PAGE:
While springtime is mainly viewed as a time for renewal, it’s also a season for reflection. That’s because every new thing that comes into your life makes you consider what it replaced.
Don’t worry – we’re not going to be overly philosophical here. It’s just that with one-third of 2018 almost completed, I wanted to share our assessment of the shifts occurring in the world of cloud computing.
For starters, we’re still seeing a vast scarcity of skilled cloud technology professionals. The reason why it’s a “change” from 2017 is because, unfortunately, it’s only become a bigger problem in 2018. And it’s a chicken and egg issue that is affecting many organizations: Many aren’t deploying cloud solutions because they can’t find the right people to do the work.
The smart companies are those who have taken action instead of sitting on their heels. They are training current team members with the advanced cloud skills the organization needs to compete. For many, not only is this their only option, they are actually getting a better result than bringing in new employees that are cloud experts. By enhancing current employee skills, they are building deeper trust. It’s a way of saying, “We want you here for the long haul.”
On a related note, we’ve also seen a trend of companies moving from the private to the public cloud, and we think that trend will increasingly become the norm. While many organizations retain the belief that the private cloud is a byway to the public cloud, others never move away from their homegrown, on-premise solution. The truth is, the public version is outpacing the private version in terms of innovation, a reality that should compel companies to permanently switch to the public cloud.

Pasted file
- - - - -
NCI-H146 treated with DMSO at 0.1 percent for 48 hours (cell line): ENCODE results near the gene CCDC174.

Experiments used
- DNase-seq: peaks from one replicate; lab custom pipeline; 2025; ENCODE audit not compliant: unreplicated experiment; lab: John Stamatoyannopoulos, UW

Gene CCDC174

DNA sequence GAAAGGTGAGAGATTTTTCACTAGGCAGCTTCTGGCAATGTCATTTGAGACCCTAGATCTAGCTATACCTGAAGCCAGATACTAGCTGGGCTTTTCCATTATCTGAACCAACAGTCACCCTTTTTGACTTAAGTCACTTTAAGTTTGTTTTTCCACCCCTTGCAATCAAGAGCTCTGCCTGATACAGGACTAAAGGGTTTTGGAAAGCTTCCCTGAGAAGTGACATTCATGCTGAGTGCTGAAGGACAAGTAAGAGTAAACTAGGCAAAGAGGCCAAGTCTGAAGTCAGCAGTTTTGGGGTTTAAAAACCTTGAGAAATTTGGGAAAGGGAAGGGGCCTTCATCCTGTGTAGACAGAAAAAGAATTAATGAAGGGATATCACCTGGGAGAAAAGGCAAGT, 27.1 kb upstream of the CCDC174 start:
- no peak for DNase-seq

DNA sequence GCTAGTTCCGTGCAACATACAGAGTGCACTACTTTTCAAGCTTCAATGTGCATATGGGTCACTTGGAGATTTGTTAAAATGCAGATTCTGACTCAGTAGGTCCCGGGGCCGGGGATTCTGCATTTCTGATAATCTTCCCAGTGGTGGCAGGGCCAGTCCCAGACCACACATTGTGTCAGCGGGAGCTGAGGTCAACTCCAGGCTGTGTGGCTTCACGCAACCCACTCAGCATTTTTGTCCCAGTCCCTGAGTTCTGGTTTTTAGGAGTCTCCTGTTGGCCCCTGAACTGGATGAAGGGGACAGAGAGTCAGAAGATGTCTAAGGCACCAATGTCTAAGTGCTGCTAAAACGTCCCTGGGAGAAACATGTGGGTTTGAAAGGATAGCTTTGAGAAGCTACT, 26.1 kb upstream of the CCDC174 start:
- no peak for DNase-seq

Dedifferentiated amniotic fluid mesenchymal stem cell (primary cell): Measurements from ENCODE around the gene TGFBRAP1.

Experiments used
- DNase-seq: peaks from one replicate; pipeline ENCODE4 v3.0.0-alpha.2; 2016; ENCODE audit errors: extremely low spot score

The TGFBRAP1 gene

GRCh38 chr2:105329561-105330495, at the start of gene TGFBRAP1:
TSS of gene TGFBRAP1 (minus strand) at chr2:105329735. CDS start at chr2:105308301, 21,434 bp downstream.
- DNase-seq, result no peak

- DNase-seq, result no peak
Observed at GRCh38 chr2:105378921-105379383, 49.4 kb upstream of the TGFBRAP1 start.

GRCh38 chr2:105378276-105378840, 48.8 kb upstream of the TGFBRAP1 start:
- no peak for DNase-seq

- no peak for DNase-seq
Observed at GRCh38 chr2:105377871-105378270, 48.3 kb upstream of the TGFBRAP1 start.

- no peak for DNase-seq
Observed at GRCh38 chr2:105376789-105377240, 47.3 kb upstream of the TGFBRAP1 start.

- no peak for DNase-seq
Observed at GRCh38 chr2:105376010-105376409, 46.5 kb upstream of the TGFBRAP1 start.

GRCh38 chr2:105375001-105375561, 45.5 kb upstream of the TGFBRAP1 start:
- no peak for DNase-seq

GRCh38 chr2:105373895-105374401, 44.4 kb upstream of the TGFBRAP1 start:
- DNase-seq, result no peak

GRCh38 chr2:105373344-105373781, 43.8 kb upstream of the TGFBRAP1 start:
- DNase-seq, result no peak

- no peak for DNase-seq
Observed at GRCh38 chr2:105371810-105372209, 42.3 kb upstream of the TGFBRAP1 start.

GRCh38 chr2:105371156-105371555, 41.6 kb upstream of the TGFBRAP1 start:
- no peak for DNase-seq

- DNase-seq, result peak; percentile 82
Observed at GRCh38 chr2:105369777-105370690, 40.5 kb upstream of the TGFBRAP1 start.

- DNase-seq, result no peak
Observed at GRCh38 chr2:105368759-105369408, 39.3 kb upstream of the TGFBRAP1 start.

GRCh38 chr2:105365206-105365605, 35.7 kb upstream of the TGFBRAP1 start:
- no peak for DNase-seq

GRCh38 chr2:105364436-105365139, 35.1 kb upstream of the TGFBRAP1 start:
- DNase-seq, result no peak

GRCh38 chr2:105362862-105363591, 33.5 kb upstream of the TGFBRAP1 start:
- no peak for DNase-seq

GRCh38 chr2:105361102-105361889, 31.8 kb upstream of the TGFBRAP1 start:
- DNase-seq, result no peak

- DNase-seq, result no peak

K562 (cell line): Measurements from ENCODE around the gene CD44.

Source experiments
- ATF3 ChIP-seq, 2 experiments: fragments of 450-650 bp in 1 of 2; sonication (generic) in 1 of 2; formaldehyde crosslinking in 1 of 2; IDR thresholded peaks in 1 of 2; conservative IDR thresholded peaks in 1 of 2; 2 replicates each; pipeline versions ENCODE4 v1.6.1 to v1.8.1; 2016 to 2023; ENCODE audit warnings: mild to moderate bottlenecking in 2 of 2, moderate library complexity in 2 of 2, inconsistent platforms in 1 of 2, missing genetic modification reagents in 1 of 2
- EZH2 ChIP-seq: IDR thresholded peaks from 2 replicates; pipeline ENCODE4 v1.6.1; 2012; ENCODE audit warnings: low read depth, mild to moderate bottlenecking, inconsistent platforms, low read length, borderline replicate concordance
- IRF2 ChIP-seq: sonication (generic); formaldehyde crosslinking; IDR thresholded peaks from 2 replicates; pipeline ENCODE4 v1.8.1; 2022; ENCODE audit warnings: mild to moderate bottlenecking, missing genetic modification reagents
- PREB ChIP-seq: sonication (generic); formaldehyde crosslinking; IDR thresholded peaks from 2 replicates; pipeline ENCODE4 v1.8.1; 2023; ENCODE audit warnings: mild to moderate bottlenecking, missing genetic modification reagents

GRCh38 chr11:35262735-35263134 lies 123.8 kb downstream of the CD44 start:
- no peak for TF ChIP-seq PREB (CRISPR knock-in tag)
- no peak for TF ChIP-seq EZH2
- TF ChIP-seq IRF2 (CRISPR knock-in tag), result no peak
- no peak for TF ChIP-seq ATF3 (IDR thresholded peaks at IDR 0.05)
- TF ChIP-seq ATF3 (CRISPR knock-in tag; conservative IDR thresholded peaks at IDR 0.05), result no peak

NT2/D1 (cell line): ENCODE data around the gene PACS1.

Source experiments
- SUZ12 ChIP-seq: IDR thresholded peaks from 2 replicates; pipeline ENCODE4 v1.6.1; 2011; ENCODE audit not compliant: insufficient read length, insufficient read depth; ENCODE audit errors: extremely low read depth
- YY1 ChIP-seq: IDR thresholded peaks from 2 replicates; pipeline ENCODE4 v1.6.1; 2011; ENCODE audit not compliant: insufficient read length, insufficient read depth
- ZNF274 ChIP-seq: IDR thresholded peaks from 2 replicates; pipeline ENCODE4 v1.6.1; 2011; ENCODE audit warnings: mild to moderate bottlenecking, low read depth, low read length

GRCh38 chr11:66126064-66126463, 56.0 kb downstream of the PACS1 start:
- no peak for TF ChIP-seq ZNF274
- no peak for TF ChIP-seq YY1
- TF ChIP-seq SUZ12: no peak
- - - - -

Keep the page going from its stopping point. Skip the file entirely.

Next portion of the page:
Speaking of switches, all sign indicate that Containers will become common with Kubernetes. Many in the industry know that Containers has greatly increased in popularity in recent years, but companies haven’t given the technology more than a major test drive. Now that’s changing, with Kubernetes taking charge of the container management space.
Just as Kubernetes had to hurdle over the hype to be taken seriously, so does multi-cloud. Fortunately, that time has come, with companies across many industries using cloud services from multiple providers. At the same time, we’re seeing less and less organizations using the same services from different clouds. The reason? It’s just too complex to effectively manage multiple cloud solutions.
Before we go, we can’t forget to mention developments within the SaaS arena. Customers and partners often ask us what is the main SaaS purchasing criteria these days. From our vantage point, companies are buying SaaS more due to their ecosystems than the functionality they will gain. For years, CTOs chose SaaS primarily for functionality, but changes in the technological and business landscape have made the ecosystem the key aspect of the buying decision.
Whatever cloud strategy your organization deploys, it’s important to stay aware of technological changes. Remain open-minded, and assess the possibilities before dismissing them. If not, that cloud might get blown away.